Barry Guy/Evan Parker, LIVE/STUDIO ­

Birds & Blades



My introduction to British Jazz came via my purchase at age 15 of fusion wunderkinds Soft Machine's THIRD in 1970. Alto player Elton Dean frightened me the most early on, despite his strong identification with many American Jazzers like Coltrane, but I kept listening because something knocked about in this music which I felt challenged to understand. Eventually of course I did 'get' it and moved on to the more instrumentally (if not musically) traditional Brit bands such as Keith Tippett's Ark and Dean's own Ninesense.

Evan Parker, occasional holder of the tenor chair in Ninesense early on and a tremendous fount of inspiration on the Brit Jazz scene since the mid-1960s, is from an European avant direction. His improvisational lines are often serialist in content and his melodic bent as abstract as Dean's can be, but Parker has less of a tendency to go for the 'ecstatic' upper register. Instead Parker will twist his train of thought inside a smaller space, leading the listener on a series of notes which interlock and attack the center of a chord; once he touches on that center he'll leap out to an adjoining chord and do the same again. It's a sort of abstract impressionism, and can be heard to peerless effect on this double set (one studio, one live) with Brit bassist Barry Guy.

On set one's "Barrage" (studio, with Guy leading) Parker's tenor modulates in its middle register with a tremendous compression. He seems to want to hit every possible note in the chord he's exploring with differing accents and differing sequences. This may seem a bit akin to Coltrane's method in his days with Miles Davis, only Parker has a mathematical precision and a taste for stringing tones together that one might have expected of Varese. Often the chords are ones Parker's made up!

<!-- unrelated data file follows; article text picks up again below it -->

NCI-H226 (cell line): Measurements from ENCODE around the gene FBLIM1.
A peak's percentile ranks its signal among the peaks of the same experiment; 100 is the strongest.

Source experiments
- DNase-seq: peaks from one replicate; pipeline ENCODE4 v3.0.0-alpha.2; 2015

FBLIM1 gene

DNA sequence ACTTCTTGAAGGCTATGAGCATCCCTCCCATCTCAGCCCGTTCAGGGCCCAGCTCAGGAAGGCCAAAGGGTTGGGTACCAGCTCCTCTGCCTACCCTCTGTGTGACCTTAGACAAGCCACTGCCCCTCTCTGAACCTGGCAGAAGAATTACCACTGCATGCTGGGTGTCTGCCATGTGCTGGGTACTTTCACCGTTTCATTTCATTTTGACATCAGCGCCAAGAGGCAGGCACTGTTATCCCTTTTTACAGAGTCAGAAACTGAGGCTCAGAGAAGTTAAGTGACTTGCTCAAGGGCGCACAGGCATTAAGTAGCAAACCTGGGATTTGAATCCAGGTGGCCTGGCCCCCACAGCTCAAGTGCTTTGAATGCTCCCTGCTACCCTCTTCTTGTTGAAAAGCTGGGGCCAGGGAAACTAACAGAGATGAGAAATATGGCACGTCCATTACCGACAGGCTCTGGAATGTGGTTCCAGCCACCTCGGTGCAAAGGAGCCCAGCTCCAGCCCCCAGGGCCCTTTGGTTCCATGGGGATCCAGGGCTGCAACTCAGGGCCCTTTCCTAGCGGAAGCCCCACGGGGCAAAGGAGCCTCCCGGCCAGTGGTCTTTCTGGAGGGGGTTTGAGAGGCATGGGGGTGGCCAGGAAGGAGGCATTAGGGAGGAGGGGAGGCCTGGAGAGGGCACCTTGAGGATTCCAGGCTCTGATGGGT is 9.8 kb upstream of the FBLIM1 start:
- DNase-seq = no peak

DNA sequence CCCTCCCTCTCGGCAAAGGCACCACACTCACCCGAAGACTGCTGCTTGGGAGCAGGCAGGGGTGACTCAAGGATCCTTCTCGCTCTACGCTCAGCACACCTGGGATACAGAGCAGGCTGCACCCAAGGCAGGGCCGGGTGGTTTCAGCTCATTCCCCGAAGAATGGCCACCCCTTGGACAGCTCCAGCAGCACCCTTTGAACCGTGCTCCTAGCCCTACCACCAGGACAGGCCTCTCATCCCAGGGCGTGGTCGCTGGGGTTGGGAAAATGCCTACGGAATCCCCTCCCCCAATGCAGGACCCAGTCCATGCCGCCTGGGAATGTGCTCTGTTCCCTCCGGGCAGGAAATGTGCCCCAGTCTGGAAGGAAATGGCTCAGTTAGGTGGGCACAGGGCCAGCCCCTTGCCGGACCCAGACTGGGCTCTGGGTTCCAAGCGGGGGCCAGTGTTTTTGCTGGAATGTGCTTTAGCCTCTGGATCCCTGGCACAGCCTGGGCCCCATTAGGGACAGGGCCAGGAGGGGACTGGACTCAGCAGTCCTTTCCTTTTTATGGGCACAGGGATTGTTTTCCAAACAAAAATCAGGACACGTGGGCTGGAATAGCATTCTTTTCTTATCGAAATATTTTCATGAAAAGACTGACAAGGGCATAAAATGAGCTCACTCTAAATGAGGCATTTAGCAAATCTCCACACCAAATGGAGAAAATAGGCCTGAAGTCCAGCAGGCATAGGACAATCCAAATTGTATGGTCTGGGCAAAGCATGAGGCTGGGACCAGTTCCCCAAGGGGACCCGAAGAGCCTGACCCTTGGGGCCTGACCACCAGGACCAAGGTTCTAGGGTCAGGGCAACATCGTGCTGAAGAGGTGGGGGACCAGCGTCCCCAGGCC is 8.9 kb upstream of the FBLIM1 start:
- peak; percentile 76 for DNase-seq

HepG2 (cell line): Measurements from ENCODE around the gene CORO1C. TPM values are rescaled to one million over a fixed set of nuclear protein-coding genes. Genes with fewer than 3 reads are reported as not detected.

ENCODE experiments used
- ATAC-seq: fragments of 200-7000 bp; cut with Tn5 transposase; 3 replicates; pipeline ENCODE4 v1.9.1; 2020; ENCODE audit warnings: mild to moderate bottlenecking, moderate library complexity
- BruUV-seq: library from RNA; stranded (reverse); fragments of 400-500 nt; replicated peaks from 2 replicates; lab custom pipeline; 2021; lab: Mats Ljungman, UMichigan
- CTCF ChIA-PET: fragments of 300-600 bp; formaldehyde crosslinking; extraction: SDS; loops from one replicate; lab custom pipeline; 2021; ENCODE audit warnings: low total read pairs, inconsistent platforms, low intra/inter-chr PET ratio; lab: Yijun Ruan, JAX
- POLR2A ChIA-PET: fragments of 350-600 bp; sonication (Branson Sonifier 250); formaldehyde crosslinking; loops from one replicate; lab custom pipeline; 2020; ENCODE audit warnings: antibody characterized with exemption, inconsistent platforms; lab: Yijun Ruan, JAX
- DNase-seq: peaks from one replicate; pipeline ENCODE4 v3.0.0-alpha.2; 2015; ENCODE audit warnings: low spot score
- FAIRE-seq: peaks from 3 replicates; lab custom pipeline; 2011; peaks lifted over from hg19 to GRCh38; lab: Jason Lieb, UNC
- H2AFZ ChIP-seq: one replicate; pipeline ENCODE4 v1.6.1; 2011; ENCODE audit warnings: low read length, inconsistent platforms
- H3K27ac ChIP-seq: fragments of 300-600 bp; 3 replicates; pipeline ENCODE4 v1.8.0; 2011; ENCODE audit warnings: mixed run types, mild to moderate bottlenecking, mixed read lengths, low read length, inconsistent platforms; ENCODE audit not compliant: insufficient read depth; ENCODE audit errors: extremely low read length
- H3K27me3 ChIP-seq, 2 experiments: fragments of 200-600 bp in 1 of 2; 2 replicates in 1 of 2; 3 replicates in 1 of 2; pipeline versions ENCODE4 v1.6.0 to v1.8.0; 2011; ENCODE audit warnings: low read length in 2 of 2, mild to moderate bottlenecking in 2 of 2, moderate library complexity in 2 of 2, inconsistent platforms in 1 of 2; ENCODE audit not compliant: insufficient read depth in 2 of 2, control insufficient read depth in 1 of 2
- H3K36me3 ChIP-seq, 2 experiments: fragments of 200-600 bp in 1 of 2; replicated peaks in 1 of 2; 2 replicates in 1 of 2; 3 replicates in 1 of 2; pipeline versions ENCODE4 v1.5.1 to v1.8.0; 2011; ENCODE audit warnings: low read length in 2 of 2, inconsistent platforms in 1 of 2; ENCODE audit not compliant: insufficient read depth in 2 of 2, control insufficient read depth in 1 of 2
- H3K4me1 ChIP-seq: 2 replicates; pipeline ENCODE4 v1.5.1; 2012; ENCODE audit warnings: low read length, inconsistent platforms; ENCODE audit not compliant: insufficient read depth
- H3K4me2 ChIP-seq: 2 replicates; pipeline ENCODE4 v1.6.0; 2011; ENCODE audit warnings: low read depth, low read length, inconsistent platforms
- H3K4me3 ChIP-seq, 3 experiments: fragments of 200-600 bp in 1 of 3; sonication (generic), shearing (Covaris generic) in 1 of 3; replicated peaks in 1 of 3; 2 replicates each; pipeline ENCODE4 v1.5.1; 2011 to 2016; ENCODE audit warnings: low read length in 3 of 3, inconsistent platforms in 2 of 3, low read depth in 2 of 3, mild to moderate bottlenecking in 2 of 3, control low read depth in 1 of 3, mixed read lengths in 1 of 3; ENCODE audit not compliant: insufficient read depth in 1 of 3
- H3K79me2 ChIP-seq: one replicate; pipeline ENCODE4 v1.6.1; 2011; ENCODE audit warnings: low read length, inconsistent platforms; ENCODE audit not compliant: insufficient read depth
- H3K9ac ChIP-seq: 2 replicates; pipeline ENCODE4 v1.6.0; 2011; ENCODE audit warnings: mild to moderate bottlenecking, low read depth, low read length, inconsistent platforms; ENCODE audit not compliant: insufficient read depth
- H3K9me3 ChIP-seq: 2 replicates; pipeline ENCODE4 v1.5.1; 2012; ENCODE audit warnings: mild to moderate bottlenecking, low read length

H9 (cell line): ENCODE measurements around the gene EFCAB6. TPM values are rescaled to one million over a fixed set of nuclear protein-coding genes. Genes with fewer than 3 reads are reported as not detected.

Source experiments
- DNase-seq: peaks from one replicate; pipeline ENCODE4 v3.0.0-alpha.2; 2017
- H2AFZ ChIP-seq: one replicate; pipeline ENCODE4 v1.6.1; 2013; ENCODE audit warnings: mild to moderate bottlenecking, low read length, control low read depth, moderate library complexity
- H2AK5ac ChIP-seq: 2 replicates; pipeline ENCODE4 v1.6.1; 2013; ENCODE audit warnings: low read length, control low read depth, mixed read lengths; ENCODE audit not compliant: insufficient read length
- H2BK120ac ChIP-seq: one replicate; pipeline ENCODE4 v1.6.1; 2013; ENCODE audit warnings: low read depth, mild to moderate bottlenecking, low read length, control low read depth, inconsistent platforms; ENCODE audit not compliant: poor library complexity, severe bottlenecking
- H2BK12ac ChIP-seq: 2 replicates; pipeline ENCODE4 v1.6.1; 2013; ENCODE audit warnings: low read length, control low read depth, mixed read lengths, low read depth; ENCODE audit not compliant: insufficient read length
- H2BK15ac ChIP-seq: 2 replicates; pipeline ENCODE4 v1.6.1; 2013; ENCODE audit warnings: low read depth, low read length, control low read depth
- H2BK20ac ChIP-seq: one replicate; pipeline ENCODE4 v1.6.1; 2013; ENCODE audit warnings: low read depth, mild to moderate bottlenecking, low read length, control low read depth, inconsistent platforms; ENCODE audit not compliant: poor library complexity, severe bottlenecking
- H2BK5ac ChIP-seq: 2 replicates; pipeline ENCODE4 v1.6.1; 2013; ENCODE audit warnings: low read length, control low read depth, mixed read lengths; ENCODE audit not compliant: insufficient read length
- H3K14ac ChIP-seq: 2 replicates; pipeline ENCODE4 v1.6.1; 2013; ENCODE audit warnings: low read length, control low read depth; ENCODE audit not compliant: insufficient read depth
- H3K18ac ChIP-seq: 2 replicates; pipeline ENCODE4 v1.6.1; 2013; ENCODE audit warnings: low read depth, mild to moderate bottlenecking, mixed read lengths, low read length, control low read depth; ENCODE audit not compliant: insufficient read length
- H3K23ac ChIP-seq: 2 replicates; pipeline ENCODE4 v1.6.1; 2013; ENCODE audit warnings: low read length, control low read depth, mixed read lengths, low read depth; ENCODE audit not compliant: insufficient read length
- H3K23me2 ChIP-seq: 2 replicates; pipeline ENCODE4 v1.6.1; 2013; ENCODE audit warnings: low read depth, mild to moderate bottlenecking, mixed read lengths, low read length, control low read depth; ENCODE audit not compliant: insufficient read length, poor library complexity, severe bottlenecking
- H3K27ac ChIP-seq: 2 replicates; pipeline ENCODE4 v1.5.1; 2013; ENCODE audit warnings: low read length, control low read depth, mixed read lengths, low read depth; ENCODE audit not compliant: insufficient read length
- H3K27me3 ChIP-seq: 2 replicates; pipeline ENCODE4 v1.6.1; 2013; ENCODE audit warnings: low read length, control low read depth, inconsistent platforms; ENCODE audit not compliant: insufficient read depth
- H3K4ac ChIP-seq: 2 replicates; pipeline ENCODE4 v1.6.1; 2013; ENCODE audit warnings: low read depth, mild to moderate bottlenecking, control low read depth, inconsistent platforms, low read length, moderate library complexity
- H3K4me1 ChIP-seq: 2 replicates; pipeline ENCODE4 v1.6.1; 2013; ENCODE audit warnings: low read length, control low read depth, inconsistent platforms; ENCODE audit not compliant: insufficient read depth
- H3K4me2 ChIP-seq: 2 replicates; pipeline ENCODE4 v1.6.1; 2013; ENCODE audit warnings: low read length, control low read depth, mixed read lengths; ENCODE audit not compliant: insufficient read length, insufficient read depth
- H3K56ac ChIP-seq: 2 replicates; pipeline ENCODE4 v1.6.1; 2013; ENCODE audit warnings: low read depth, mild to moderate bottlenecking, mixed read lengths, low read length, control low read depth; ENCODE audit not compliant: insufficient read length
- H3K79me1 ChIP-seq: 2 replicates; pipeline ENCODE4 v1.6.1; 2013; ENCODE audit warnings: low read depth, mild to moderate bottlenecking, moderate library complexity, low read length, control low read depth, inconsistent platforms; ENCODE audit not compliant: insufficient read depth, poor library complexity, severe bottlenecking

Guy, Parker's cohort on this excellent set, was the leader more often than not of the late and lamented London Jazz Composers Orchestra (also on INTAKT Records) and a scion of Brit Jazz for as many years as Parker. These two have been in LJCO simultaneously as well as in a fine trio with percussionist Paul Lytton, among many other bands. Guy is as outward-directed as Parker is inward, and some of his lines have a Xenakis-like flavor. This confluence of preferences makes me think that if you are a fan of the European 20th and 21st century classicists, this might be the set that opens the door for you into improvised music. Wittily in an interview with Bill Shoemaker in the companion book, Parker makes it clear that composing and improv do both include the process of "putting things together." About Parker's thoughtful Mandelbrot-set-like arabesques in "Birds and Blades," Guy strikes in near- concentric shapes past him, shaving metallic longbowed tones at one point as if he were using dry paintbrushes on a set of ride cymbals. Freed of a need to do other than nod here and there to the implied rhythm ­ in fact Parker will often play as many bass notes as Guy does, even with his soprano ­ Guy will triangulate on a related cloud of notes to where Parker is exploring, (especially on the four lengthy live bits on CD2), imitating the horn's attack (cf. "Point In Line") making a frame of reference for Parker to bubble and fulminate inside. But on the live set's "Circling" they'll locate themselves side by side, flaring like twin suns. This is 127 minutes of peerless improvisation; cheap at twice the price! ­

by Ken Egbert

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